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8/19/19blog post

top foods for performance improvement

As school and fall sports swing into full gear, so do sore muscles and fatigue. When muscles are pushed beyond limits and the body grows tired, injuries are far more likely to happen. So how can you help? Fuel your athlete with the right foods to help with inflammation and energy.

reducing soreness

Besides stretching, food can really help with reducing muscle soreness. Eating a combination of protein and carbohydrates within 30 minutes after exercise is important for recovery.

How much does my athlete need?

The amount depends on duration and intensity of exercise. For most athletes, 15 to 30 g of protein and two to four times that amount of carbohydrates are recommended.

The post-exercise snack should be followed by a larger meal from all food groups within two hours.

Be sure to include foods high in omega-3 fatty acids and polyphenols (e.g., fatty fish, nuts and seeds, and tart cherries or tart cherry juice) in an athlete’s recovery regimen to help reduce muscle damage and pain.

Try these foods throughout the day:

  • Citrus such as oranges and a variety of juices.
  • Berries and cherries. Anti-inflammatory phytonutrients (a substance found in certain plants which is believed to be beneficial to human health and help prevent various diseases) in berries explain why cherries can speed recovery.
  • Calcium. Milk is a great source. There are products designed just for this purpose such as Muscle Milk, but regular 2% milk does the trick too.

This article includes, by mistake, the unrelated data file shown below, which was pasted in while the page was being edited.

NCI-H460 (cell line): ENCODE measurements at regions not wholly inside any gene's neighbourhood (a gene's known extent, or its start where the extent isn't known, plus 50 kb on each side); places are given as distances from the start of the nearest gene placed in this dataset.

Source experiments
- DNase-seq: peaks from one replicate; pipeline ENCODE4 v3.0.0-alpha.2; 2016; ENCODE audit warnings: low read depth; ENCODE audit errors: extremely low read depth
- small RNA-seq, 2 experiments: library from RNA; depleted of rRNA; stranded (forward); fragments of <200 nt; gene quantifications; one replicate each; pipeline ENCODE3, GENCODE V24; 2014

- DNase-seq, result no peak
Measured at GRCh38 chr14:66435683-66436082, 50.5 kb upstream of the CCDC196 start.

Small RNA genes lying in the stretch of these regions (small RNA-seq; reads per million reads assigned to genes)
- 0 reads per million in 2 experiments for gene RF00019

Get it all in with a smoothie made with tart cherry juice, yogurt and banana!

improve performance

For nutrition to aid in injury prevention and improved performance the body must meet its daily energy needs. Not enough daily overall calories will limit storage of carbohydrates to use for energy and poor food choices day after day can lead to both low energy and injury.

Two to three hours before playing sports, eat a meal that is rich in carbohydrates, low in fat and fairly low in protein and fiber for quick digestion. Portion size will depend on gender and body weight along with how intense or long the training session will be.

To succeed in building an energy-packed, nutritious meal, try to include all five of the following components:

  1. Whole grains or energy-enhancing foods: 100 percent whole-wheat bread, bagels, tortillas, pita bread and crackers, brown rice, whole-grain pasta, beans, potatoes, oatmeal, whole-grain breakfast cereals, yogurt.
  2. Lean proteins or recovery/muscle-building foods: Grilled/baked/broiled/roasted chicken, fish, pork loin, turkey, sirloin and lean ground beef, eggs, low-fat cheese, tofu.
  3. Fruits and vegetables or antioxidant-rich foods: Apples, oranges, bananas, blueberries,  grapes, melon, strawberries, broccoli, green beans, spinach, romaine lettuce, carrots, cauliflower, mushrooms, cucumbers, tomatoes.
  4. Fat or immunity/flavor-boosting foods: Salmon, tuna, nut, seeds, olives, olive oil, canola oil, avocado, nut butters, oil-based salad dressings.
  5. Fluid or hydration-promoting beverages: Water, milk (cow, almond, soy, etc.),  100 percent fruit juice
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Lora Scott, MD

program director sports medicine
view full bio